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Handel: Messiah (RIAS Kammerchor)

RIAS Kammerchor Berlin; Akademie für Alte Musik Berlin/Justin Doyle, et al (Pentatone)

Our rating 
4.0 out of 5 star rating 4.0
CD_PTC5186853_Handel

Handel
Messiah
Julia Doyle (soprano), Tim Mead (countertenor), Thomas Hobbs (tenor), Roderick Williams (baritone); RIAS Kammerchor Berlin; Akademie für Alte Musik Berlin/Justin Doyle
Pentatone PTC 5186 853   134:30 mins (2 discs)

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Crisp, cool and deftly delivered, this Messiah is from a 2020 New Year’s Day concert – a provenance hidden in the accompanying notes. Seasoned British Messiah performers joined the RIAS Kammerchor and the Akademie für Alte Musik in Berlin for the occasion. Justin Doyle’s stated aim was to recapture the intimacy of the work’s premiere in Dublin in 1742. Not that he used that version’s score; rather, he gave vocal soloists space to extemporise, kept a tight rein on the Kammerchor’s volume levels and exacted all he could from the band. But Berlin audiences wanted Messiah as they had known it, and ultimately the musicians delivered.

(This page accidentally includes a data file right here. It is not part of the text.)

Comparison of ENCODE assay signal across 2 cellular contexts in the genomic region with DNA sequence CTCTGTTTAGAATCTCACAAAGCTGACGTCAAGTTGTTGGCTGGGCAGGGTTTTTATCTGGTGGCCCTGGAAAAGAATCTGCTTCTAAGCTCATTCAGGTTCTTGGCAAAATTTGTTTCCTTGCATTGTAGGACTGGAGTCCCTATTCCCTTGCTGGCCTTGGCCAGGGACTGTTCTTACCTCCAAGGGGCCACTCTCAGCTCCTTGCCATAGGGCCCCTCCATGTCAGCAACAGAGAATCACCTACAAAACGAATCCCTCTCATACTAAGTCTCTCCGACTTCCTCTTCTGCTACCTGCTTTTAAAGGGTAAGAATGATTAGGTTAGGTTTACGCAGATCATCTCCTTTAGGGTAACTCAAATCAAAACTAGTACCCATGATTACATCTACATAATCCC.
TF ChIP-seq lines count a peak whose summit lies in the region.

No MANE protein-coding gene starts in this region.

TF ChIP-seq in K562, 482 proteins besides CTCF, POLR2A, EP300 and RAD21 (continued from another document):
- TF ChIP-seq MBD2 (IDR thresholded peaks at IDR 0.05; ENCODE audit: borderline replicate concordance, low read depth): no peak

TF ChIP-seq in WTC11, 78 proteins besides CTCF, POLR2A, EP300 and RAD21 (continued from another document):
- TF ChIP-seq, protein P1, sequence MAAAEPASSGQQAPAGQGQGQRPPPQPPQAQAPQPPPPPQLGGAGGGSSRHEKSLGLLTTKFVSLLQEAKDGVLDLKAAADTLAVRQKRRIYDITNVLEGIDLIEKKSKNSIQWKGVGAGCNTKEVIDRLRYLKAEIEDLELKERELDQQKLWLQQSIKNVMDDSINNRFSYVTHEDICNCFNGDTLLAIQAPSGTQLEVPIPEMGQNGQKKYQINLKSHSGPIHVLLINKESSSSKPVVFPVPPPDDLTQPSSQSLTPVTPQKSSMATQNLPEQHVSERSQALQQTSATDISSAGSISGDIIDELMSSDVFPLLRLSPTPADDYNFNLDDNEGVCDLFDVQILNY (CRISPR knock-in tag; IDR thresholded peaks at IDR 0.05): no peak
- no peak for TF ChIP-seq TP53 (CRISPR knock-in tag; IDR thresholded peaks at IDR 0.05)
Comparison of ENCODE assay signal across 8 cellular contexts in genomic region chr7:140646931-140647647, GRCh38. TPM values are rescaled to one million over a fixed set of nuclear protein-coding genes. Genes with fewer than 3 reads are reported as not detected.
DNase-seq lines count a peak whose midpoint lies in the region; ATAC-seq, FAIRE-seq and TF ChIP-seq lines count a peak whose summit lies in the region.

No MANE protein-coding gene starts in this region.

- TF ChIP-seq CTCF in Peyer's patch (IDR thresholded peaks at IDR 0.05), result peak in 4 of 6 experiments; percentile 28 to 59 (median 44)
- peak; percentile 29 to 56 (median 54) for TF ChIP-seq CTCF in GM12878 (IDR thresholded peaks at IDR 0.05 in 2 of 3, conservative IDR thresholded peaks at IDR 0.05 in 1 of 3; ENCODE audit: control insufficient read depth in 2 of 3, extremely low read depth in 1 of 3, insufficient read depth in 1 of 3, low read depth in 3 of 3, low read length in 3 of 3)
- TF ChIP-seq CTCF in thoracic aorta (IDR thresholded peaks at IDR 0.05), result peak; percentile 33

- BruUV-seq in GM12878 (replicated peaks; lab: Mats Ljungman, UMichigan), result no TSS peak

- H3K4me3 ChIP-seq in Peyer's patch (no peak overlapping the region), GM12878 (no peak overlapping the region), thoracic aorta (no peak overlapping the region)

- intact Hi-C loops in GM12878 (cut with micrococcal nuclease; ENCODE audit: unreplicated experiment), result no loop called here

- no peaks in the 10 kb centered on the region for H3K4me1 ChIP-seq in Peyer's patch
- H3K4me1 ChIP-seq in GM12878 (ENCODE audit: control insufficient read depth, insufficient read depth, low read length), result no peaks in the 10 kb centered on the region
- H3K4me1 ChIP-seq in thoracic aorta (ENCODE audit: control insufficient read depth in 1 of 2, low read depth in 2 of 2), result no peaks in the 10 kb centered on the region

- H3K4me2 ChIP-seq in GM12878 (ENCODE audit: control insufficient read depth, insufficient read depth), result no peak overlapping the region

Doyle’s direction is assured. In the densest counterpoint, he makes voicing crystal clear; in choruses especially, he picks out and animates dance meters; his silky transitions between solo and choir movements give the performance an irresistible momentum. The vocal artists also show flair. Roderick Williams earns special mention for his thrilling additions to ‘The Trumpet shall sound’, and countertenor Tim Mead illuminates his part through intense declamation. Tenor Thomas Hobbs is warmly engaging, although technically a bit more laboured than his fellow principals. The band is ebullient and assured, relishing Doyle’s swift tempos. But unlike the vocal principals, the players are cautious, sticking to standard forms of realisation and obbligato execution. Like the band, the Kammerchor is nimble, sweet-toned and polished – with ensemble and diction to rival that of any professional English choir – but its climaxes are muted. This version of Handel‘s Messiah is beautiful, but not quite sublime.

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Berta Joncus